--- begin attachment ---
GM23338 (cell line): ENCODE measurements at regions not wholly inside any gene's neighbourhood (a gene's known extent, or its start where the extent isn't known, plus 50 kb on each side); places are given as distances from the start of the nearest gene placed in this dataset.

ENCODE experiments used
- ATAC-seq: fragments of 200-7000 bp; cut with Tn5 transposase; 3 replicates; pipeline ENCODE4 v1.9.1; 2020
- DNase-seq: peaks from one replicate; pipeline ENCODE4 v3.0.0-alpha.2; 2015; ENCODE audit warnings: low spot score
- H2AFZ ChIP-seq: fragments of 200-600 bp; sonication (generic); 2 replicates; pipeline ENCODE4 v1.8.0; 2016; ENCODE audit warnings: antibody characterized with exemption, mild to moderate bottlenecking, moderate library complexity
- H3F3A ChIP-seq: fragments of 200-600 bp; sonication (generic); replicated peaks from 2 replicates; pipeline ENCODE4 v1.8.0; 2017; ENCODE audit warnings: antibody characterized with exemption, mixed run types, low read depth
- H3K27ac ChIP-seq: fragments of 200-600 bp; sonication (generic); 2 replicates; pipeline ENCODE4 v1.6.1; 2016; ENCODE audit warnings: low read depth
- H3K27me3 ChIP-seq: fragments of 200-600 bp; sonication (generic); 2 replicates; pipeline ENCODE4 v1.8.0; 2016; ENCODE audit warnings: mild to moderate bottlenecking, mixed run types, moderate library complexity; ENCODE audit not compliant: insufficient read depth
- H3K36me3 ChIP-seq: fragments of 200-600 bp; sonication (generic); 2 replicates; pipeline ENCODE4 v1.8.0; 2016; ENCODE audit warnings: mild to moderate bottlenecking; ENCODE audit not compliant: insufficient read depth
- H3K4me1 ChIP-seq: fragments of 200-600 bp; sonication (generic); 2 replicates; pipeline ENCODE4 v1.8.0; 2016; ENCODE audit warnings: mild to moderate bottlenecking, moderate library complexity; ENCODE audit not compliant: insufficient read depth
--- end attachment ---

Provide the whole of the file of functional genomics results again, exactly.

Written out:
GM23338 (cell line): ENCODE measurements at regions not wholly inside any gene's neighbourhood (a gene's known extent, or its start where the extent isn't known, plus 50 kb on each side); places are given as distances from the start of the nearest gene placed in this dataset.

ENCODE experiments used
- ATAC-seq: fragments of 200-7000 bp; cut with Tn5 transposase; 3 replicates; pipeline ENCODE4 v1.9.1; 2020
- DNase-seq: peaks from one replicate; pipeline ENCODE4 v3.0.0-alpha.2; 2015; ENCODE audit warnings: low spot score
- H2AFZ ChIP-seq: fragments of 200-600 bp; sonication (generic); 2 replicates; pipeline ENCODE4 v1.8.0; 2016; ENCODE audit warnings: antibody characterized with exemption, mild to moderate bottlenecking, moderate library complexity
- H3F3A ChIP-seq: fragments of 200-600 bp; sonication (generic); replicated peaks from 2 replicates; pipeline ENCODE4 v1.8.0; 2017; ENCODE audit warnings: antibody characterized with exemption, mixed run types, low read depth
- H3K27ac ChIP-seq: fragments of 200-600 bp; sonication (generic); 2 replicates; pipeline ENCODE4 v1.6.1; 2016; ENCODE audit warnings: low read depth
- H3K27me3 ChIP-seq: fragments of 200-600 bp; sonication (generic); 2 replicates; pipeline ENCODE4 v1.8.0; 2016; ENCODE audit warnings: mild to moderate bottlenecking, mixed run types, moderate library complexity; ENCODE audit not compliant: insufficient read depth
- H3K36me3 ChIP-seq: fragments of 200-600 bp; sonication (generic); 2 replicates; pipeline ENCODE4 v1.8.0; 2016; ENCODE audit warnings: mild to moderate bottlenecking; ENCODE audit not compliant: insufficient read depth
- H3K4me1 ChIP-seq: fragments of 200-600 bp; sonication (generic); 2 replicates; pipeline ENCODE4 v1.8.0; 2016; ENCODE audit warnings: mild to moderate bottlenecking, moderate library complexity; ENCODE audit not compliant: insufficient read depth